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--> subgroups, although some diversity among the groups is evident. The advantage appears to be more marked for men than for women among older Mexican Americans and Puerto Ricans, and the largest advantage is observed for older Cuban Americans of both genders (Sorlie et al., 1993). Of the three major Hispanic groups, Puerto Ricans appear to have the highest age-adjusted mortality rates and Cuban Americans the lowest (Rosenwaike, 1991; Sorlie et al., 1993). Among Puerto Ricans, mortality rates are higher for residents of New York City than for those living in Puerto Rico or elsewhere in the United States. The excess mortality among New York City Puerto Ricans is primarily due to higher death rates from homicide and from cirrhosis of the liver (Rosenwaike and Hempstead, 1990). Comparisons among Hispanic groups also reveal that the Mexican-origin population has higher mortality from accidents, but lower suicide rates than the populations of Cuban and Puerto Rican origin. Puerto Ricans have the highest death rate from cirrhosis of the liver, and the populations of both Puerto Rican and Mexican origin have higher death rates from diabetes than do Cuban Americans. The mortality profile of Cuban Americans by cause of death is generally similar to that of the non-Hispanic white population (Rosenwaike, 1991). The generally favorable mortality and health profile of Hispanics has been attributed both to possible protective cultural factors and to selective immigration. It is becoming increasingly evident that immigrants tend to be healthier than native-born persons at any age (Stephen et al., 1994), and large rates of Hispanic immigration in recent decades are no doubt a factor contributing to a favorable health profile. Foreign-born Hispanic males experience significantly lower death rates in middle and old age than do native-born Hispanic males, whereas among females, death rates are significantly lower for the foreign born only in middle age (Sorlie et al., 1993). These analyses suggest the operation of a ''healthy-migrant" effect to explain the low mortality of Hispanics. However, even when place of birth is adjusted for, Hispanic rates remained lower for men and women in middle age and for men in old age. Explaining The Hispanic Advantage In Heart Disease And Cancer Mortality Why Hispanics, especially men, appear to have an advantage in mortality from heart disease and cancer, remains a bit of a mystery. In addition to being socioeconomically disadvantaged, Hispanics tend to have risk profiles for chronic disease that are similar to or worse than the risk profiles of Anglos (e.g., Castro et al., 1985; Diehl and Stern, 1989; Mitchell et al., 1990; Samet et al., 1988). The development of chronic disease begins with health behaviors and conditions at younger ages. Therefore, most studies addressing risk factors, including those discussed in this section, focus on adults of all ages, not specifically elderly persons. Studies have shown that compared with Anglos, Mexican Americans are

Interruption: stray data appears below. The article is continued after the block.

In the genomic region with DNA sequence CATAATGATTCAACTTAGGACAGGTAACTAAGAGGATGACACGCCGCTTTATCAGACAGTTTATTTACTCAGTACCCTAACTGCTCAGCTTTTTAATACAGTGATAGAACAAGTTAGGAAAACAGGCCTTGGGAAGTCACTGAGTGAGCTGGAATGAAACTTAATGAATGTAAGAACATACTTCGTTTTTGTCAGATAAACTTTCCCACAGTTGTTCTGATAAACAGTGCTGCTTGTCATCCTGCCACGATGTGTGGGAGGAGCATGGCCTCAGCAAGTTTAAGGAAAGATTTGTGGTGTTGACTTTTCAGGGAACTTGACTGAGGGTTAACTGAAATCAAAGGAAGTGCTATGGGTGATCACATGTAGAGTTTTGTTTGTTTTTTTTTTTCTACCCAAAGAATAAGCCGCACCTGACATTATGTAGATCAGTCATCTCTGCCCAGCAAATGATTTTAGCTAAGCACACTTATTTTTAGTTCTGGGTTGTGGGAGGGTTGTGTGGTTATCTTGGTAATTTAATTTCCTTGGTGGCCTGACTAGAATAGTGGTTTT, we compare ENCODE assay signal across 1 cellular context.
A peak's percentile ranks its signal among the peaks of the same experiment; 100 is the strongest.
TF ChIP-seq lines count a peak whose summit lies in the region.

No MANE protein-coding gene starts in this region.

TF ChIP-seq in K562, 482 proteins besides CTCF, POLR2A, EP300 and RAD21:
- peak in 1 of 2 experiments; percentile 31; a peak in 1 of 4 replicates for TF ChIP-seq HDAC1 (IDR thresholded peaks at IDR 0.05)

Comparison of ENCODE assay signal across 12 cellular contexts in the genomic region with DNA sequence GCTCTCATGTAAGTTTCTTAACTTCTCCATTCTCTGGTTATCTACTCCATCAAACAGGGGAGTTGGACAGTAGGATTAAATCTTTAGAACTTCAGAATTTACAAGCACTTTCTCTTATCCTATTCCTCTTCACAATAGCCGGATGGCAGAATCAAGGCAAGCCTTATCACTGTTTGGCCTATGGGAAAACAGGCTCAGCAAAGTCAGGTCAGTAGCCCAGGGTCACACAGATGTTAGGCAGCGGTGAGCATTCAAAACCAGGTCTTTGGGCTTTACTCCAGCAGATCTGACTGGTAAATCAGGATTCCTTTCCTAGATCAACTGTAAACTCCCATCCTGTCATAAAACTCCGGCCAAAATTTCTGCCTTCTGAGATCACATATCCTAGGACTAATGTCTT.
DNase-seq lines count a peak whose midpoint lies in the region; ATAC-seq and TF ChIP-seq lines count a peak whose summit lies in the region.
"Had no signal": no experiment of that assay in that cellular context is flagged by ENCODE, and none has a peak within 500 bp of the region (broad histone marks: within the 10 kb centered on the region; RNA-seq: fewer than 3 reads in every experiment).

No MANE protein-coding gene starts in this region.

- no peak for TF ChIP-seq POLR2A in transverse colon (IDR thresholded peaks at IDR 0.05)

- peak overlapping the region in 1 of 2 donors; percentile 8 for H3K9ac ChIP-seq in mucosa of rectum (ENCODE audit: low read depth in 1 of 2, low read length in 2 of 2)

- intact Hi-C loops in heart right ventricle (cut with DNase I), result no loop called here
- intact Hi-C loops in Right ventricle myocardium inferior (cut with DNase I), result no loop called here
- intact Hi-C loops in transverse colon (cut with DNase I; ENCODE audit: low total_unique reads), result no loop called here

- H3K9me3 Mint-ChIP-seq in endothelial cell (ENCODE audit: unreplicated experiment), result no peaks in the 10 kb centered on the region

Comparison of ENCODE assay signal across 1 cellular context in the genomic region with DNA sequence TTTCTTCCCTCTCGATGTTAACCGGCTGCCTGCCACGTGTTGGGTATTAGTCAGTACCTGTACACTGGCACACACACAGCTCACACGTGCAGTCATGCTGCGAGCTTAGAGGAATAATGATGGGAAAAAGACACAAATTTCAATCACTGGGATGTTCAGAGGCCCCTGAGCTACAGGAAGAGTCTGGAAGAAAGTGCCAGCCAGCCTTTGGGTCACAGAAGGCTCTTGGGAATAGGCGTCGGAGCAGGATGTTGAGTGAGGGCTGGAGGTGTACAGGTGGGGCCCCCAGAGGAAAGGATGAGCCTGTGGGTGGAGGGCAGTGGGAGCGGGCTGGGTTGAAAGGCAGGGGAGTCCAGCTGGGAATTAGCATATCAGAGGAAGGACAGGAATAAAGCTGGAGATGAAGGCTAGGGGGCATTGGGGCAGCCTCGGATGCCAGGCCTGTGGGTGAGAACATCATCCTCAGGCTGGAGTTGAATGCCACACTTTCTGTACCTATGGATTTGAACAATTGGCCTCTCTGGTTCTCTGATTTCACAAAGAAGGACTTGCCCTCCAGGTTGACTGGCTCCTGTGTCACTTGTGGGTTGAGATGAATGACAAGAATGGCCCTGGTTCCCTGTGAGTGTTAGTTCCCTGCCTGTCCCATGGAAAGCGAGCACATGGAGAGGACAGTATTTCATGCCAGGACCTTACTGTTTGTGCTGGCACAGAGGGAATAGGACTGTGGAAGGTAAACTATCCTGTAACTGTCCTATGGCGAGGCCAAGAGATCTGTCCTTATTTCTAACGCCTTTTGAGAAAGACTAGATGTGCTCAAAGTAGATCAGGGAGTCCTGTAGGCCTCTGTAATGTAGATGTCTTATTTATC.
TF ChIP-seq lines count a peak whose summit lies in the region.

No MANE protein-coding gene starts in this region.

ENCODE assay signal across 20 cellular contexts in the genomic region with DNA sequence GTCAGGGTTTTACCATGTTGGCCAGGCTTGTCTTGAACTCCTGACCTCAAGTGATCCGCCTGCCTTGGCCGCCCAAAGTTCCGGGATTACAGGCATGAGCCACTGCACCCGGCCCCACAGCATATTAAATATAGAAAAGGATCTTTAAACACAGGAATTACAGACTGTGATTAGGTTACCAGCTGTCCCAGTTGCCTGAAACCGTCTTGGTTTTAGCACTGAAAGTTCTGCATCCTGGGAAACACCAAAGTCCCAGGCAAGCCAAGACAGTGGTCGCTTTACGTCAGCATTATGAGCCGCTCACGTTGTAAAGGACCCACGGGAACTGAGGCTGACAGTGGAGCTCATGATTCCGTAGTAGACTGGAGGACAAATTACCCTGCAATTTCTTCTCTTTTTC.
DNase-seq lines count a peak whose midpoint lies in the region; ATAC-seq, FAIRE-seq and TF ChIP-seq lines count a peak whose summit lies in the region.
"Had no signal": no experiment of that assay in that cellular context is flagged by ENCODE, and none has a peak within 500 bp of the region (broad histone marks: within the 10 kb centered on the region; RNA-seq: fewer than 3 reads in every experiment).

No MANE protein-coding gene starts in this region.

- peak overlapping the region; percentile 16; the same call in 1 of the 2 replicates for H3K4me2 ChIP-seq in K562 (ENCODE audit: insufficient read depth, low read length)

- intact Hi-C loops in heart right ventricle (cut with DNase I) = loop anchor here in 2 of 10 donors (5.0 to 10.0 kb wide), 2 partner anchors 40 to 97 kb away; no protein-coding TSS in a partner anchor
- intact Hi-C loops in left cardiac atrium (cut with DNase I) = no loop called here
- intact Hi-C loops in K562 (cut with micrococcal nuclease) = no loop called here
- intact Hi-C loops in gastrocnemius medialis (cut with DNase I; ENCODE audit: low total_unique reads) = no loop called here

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--> more likely to have been diagnosed with diabetes (Samet et al., 1988), are more likely to be obese (Balcazar and Cobas, 1993; Mitchell et al., 1990; Samet et al., 1988; Winkleby et al., 1993), and are more likely to experience upper-body obesity (Haffner et al., 1986). Mixed results have been obtained regarding ethnic differences in hypertension. Some studies report that Hispanics have higher prevalence than Anglos (Mitchell et al., 1990; Stern et al., 1987; Kraus et al., 1980); other studies find Hispanics to have lower prevalence rates (Franco et al., 1985; Sorel et al., 1991; Pappas et al., 1990; Samet et al., 1988), and at least one study finds no ethnic differential in hypertension rates (Winkleby et al., 1993). Cholesterol levels among Hispanics have been reported to be lower than Anglos (Mitchell et al., 1990), higher than Anglos (Kraus et al., 1980; Winkelby et al., 1993), and not significantly different (Derenowski, 1990). Likewise, results regarding ethnic differentials in physical activity have been mixed (Haffner et al., 1986; Markides and Coreil, 1986; Winkleby et al., 1993). Acculturation has been shown to be associated with risk factors for chronic disease. For example, recently analyzed data from the Hispanic Health and Nutrition Examination Survey (Hispanic HANES) found that acculturation was positively related to the presence of hypertension in Mexican Americans aged 55 to 74, suggesting that the prevalence of hypertension may very well increase as the population becomes more acculturated into the larger society (Espino and Maldonado, 1990). Acculturation has also been found to be negatively related to both diabetes and obesity (Hazuda et al., 1988), suggesting the possibility of some health benefits from becoming acculturated. Unpublished data from the recently conducted Hispanic Established Populations for the Epidemiologic Study of the Elderly (EPESE) that covered 3,050 Mexican Americans aged 65 and over from the five southwestern states (conducted by the authors) do not support the notion that rates of hypertension are lower among Mexican Americans, at least among the elderly. Data from this representative sample indicate that approximately 44 percent of Mexican-American elderly report being hypertensive (having been told by a doctor) compared with approximately 39 percent in a national sample interviewed in 1985-1987 (National Center for Health Statistics, 1993). As in the general population, hypertension rates were significantly higher among females than among males. Moreover, the Mexican-American excess in hypertension is confined to females. Among Mexican-American males, as among males in the general population, the prevalence of hypertension declines somewhat from ages 65 to 74 to ages 75 and over. Female rates, in contrast, show a slight increase, suggesting the operation of greater selective survival among males at advanced ages. Another factor that may be related to low rates of both heart disease and cancer mortality in Mexican Americans is the population's traditionally low cigarette smoking rates. Among males, however, these rates have gone up in recent years and are now equal to, if not higher than, other groups (Haynes et al., 1990). Hispanic females have relatively low smoking rates, but these